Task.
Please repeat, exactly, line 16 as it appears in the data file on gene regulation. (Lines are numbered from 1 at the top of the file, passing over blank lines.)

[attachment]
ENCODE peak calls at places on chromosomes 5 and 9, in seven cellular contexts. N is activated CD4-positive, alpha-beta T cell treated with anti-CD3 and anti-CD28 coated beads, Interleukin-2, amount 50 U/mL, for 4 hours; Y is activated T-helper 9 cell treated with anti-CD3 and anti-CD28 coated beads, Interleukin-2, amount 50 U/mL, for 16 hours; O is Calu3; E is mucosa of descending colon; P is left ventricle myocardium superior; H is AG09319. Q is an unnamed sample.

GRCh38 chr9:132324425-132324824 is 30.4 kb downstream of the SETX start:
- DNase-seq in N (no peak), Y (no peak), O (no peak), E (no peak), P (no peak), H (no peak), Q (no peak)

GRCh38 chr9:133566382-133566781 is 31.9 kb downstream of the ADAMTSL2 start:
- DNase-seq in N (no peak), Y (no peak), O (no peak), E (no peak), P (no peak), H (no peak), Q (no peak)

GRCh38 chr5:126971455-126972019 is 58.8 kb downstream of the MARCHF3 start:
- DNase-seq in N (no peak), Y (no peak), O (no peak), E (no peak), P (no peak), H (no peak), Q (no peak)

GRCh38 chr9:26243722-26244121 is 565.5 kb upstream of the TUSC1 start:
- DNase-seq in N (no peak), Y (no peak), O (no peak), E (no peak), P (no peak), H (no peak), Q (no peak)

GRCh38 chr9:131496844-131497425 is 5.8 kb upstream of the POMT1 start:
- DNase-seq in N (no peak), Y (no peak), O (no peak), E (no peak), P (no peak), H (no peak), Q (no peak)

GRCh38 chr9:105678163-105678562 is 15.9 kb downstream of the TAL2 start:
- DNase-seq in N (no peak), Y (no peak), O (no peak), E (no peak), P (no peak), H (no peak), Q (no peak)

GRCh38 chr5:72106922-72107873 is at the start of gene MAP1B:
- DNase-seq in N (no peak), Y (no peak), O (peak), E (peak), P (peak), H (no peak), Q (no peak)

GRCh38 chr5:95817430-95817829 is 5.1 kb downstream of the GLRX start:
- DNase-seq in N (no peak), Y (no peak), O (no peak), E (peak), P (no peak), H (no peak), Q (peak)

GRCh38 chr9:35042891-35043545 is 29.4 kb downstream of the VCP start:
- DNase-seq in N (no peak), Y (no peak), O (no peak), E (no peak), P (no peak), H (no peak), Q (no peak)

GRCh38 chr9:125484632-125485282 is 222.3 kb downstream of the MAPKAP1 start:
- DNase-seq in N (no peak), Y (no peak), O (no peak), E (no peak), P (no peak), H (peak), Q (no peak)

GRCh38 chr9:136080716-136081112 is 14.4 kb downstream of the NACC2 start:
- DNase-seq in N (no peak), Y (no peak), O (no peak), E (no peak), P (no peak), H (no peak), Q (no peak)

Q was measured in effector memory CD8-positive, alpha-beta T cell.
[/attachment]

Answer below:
GRCh38 chr5:95817430-95817829 is 5.1 kb downstream of the GLRX start: